What does Psalm 14:4 mean?
ESV: Have they no knowledge, all the evildoers who eat up my people as they eat bread and do not call upon the LORD?
NIV: Do all these evildoers know nothing? They devour my people as though eating bread; they never call on the LORD.
NASB: Do all the workers of injustice not know, Who devour my people as they eat bread, And do not call upon the Lord?
CSB: Will evildoers never understand? They consume my people as they consume bread; they do not call on the Lord.
NLT: Will those who do evil never learn? They eat up my people like bread and wouldn’t think of praying to the Lord.
KJV: Have all the workers of iniquity no knowledge? who eat up my people as they eat bread, and call not upon the LORD.
NKJV: Have all the workers of iniquity no knowledge, Who eat up my people as they eat bread, And do not call on the Lord?
Verse Commentary:
David marvels at the willful ignorance of evildoers, as do other psalmists (Psalm 82:5). Living as if God doesn't exist, they can persecute God's people without a twinge of conscience. The expression "eat up my people as they eat bread" is a metaphor for abusing others through oppression and hardship, especially the poor and the helpless (Proverbs 30:14; Psalm 27:1–2). This idea can also encompass other abuses of power, such as court cases (Psalm 72:2; James 2:6) or military violence (Psalm 79:1).

Micah chapter 3 scolds the rulers of Jacob and Israel for choosing sin over goodness. This included corruption and injustice (Micah 3:9–11). Their abuse of those whom they were supposed to lead is pictured in graphic terms similar to Psalm 14. Symbolically, they tear the flesh from God's people. They "flay their skin from off them, and break their bones in pieces and chop them up like meat in a pot, like flesh in a cauldron" (Micah 3:3). Whether through outright atheism or indifference, such leaders clearly see no reason to call on the Lord (Psalm 14:1).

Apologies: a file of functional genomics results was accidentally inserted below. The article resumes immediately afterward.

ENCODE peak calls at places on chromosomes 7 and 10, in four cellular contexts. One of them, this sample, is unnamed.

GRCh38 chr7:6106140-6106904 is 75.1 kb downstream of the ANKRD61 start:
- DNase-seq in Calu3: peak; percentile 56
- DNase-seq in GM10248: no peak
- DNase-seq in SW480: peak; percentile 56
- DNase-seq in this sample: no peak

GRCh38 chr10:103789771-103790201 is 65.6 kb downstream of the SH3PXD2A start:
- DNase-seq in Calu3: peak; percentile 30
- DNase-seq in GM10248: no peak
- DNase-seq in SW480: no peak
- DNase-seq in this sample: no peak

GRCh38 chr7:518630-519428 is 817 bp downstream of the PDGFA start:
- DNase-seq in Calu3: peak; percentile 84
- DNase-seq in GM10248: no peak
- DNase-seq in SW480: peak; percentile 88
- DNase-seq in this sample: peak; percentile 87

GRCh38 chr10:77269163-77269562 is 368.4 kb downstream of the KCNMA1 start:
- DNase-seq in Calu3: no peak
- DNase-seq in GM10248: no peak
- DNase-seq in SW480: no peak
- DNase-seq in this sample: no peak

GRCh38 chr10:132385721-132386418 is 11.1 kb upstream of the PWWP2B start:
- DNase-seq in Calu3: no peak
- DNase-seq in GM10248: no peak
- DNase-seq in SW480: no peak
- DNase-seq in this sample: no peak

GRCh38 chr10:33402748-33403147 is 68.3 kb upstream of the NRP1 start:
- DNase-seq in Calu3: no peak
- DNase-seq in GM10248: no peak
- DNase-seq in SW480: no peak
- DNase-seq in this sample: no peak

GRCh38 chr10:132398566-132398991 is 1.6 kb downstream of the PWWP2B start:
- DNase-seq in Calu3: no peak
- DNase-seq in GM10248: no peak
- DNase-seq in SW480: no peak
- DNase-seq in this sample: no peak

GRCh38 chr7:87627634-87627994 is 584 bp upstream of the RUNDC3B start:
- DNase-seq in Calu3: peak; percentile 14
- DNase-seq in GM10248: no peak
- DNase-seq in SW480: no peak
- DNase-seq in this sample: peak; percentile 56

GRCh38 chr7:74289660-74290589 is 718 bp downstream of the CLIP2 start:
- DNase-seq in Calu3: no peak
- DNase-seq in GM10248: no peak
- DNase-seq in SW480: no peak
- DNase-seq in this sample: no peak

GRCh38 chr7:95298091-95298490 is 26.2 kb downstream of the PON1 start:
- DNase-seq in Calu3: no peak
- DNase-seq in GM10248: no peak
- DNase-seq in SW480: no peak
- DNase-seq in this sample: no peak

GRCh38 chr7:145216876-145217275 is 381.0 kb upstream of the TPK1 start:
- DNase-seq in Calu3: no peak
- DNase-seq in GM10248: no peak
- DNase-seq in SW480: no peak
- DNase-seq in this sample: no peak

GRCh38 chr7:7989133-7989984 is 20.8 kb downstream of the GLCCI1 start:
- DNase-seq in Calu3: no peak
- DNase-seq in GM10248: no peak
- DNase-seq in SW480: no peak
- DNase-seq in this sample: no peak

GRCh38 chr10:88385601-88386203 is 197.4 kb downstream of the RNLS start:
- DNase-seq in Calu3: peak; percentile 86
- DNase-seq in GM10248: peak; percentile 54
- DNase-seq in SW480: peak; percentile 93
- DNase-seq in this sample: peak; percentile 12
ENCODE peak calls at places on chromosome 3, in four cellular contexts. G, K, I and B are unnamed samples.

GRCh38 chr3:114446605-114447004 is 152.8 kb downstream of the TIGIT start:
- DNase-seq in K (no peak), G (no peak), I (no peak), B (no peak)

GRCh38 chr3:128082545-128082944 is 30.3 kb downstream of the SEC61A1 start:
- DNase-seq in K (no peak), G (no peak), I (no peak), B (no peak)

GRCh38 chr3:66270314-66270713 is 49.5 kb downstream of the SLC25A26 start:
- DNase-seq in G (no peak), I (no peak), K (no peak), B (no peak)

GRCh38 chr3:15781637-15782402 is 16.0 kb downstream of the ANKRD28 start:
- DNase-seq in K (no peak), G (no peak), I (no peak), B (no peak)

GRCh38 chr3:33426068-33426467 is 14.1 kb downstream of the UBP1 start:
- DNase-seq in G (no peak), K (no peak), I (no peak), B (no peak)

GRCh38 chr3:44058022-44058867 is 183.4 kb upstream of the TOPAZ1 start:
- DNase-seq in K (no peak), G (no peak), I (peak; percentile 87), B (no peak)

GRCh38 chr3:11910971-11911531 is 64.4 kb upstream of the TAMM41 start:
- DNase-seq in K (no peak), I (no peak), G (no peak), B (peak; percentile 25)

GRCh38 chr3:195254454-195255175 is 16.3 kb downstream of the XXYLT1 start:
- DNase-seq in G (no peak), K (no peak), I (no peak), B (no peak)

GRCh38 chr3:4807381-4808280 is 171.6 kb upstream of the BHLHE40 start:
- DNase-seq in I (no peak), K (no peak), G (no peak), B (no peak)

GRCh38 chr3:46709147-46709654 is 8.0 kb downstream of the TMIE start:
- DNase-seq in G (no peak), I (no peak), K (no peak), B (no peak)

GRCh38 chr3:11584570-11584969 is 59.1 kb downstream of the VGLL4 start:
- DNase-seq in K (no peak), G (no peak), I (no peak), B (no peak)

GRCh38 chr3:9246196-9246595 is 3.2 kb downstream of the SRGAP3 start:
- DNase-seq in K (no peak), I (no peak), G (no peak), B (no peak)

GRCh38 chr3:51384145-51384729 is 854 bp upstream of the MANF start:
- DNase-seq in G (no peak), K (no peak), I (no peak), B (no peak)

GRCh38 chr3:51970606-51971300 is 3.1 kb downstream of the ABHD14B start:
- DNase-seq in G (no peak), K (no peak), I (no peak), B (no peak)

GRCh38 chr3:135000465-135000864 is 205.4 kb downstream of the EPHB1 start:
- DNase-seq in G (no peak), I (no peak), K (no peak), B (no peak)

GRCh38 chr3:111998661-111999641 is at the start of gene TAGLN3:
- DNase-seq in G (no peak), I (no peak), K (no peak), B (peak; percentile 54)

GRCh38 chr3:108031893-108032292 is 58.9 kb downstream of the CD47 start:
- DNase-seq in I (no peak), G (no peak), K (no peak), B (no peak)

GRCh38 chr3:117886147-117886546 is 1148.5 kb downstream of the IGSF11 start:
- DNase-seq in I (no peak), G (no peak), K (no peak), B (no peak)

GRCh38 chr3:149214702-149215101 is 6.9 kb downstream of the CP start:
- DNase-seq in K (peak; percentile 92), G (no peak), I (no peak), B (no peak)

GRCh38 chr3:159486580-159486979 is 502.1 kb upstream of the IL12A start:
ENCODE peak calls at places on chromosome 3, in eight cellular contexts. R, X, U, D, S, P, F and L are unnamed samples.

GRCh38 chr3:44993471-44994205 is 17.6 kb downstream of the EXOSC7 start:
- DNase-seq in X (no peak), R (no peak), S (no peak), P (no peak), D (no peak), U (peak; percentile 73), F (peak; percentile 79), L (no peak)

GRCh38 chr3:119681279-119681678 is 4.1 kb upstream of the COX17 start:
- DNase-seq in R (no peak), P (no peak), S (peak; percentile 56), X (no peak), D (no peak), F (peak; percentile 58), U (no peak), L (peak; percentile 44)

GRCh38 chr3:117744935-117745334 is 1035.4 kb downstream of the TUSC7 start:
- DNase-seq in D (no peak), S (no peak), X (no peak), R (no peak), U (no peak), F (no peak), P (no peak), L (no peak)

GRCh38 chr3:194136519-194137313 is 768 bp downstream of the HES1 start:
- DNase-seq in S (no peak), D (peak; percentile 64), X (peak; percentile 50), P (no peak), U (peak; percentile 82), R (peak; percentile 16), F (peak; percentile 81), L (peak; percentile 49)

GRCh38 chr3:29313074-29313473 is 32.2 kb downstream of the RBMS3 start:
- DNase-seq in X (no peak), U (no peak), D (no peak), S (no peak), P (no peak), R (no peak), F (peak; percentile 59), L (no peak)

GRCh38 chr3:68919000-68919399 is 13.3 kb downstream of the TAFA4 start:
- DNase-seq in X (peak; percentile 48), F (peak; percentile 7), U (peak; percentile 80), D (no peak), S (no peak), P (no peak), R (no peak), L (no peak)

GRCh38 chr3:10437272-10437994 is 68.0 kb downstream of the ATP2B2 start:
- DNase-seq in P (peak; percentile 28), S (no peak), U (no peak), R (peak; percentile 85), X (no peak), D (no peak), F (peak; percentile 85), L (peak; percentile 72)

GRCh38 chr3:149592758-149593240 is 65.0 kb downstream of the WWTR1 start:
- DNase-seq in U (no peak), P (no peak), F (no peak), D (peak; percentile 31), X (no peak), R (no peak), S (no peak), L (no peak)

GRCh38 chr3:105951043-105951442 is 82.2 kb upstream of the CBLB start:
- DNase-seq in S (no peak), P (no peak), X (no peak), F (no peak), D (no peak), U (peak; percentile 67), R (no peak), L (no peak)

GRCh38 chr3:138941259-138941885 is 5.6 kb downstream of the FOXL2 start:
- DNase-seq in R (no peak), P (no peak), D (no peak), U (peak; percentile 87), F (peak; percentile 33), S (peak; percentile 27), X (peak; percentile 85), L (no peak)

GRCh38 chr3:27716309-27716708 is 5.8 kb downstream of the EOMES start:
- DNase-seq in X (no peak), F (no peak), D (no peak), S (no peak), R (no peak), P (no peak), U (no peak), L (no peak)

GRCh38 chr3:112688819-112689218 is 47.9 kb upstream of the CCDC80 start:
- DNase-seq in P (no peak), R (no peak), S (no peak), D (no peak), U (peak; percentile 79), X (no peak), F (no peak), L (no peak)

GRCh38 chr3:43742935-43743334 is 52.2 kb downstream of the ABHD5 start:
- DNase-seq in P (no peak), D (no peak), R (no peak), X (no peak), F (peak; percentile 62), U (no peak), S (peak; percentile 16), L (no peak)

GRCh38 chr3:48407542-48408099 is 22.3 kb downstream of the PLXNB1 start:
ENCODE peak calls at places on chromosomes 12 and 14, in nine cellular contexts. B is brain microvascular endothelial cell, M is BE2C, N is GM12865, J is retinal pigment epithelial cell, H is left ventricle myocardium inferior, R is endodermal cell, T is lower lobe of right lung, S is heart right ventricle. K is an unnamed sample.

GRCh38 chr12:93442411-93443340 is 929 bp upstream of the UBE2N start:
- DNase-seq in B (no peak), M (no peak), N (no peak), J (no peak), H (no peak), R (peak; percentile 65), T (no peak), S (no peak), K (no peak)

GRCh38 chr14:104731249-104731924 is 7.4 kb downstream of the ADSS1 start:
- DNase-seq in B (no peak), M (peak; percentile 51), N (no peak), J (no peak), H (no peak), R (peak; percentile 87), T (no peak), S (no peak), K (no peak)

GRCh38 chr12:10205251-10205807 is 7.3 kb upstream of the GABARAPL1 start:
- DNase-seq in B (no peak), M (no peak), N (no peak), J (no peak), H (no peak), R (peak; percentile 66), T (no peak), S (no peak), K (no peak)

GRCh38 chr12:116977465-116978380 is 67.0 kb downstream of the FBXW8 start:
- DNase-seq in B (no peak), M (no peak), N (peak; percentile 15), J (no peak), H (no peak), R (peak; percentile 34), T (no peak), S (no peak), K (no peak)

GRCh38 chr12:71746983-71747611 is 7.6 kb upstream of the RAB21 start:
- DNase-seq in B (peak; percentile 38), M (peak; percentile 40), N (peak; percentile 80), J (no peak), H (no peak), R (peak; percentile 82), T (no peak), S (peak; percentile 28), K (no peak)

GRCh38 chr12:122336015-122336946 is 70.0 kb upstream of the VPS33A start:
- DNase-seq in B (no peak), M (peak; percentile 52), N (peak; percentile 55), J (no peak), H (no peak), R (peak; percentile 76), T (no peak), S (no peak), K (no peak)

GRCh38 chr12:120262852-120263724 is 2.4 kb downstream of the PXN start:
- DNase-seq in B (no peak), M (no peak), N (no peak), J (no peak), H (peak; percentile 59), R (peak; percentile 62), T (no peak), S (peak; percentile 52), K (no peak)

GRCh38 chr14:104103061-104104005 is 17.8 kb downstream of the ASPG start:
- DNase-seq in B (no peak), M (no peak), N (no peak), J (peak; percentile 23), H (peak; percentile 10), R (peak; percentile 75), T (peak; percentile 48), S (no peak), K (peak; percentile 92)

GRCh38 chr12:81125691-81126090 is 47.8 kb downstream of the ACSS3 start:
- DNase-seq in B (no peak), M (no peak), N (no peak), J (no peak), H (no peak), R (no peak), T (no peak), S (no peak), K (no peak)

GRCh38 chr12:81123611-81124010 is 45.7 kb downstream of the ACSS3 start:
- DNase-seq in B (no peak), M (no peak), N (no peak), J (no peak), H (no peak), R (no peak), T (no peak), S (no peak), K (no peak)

Down through the ages, God has had a remnant of believers who honor Him (Genesis 45:7; Romans 11:5). However, evil unbelievers have also been present in every age to persecute the faithful (John 16:33).
Verse Context:
Psalm 14:4–7 continues the description of the foolish persecutors of God's people. The focus shifts from their evil works to God's judgment and Israel's hope of deliverance. David contemplates the inauguration of the kingdom and Israel's prosperity and joy.
Chapter Summary:
David begins this psalm by describing those who live as if God does not exist as "fools." From God's perspective, the entire human race has become corrupt and estranged from God. Especially heinous are the evildoers who persecute the poor and weak. However, God stands up for the righteous and subjects the wicked to the terror of His judgment. Believers find their protection in the Lord. David concludes with a bright hope: a longing for God's kingdom to arrive. At that time, the Lord will bless Israel with fortunes, and Jacob's descendants will rejoice and be glad.
Chapter Context:
This psalm and Psalm 53 are extremely similar. Romans 3:10–12 quotes from these passages. Like previous psalms, this describes David's enemy as corrupt, ignorant of God, and thoroughly evil. The psalm ends with David's prayer for God to establish the kingdom for Israel.
Book Summary:
The book of Psalms is composed of individual songs, hymns, or poems, each of which is a ''Psalm'' in and of itself. These works contain a wide variety of themes. Some Psalms focus on praising and worshipping God. Others cry out in anguish over the pain of life. Still other Psalms look forward to the coming of the Messiah. While some Psalms are related, each has its own historical and biblical context.
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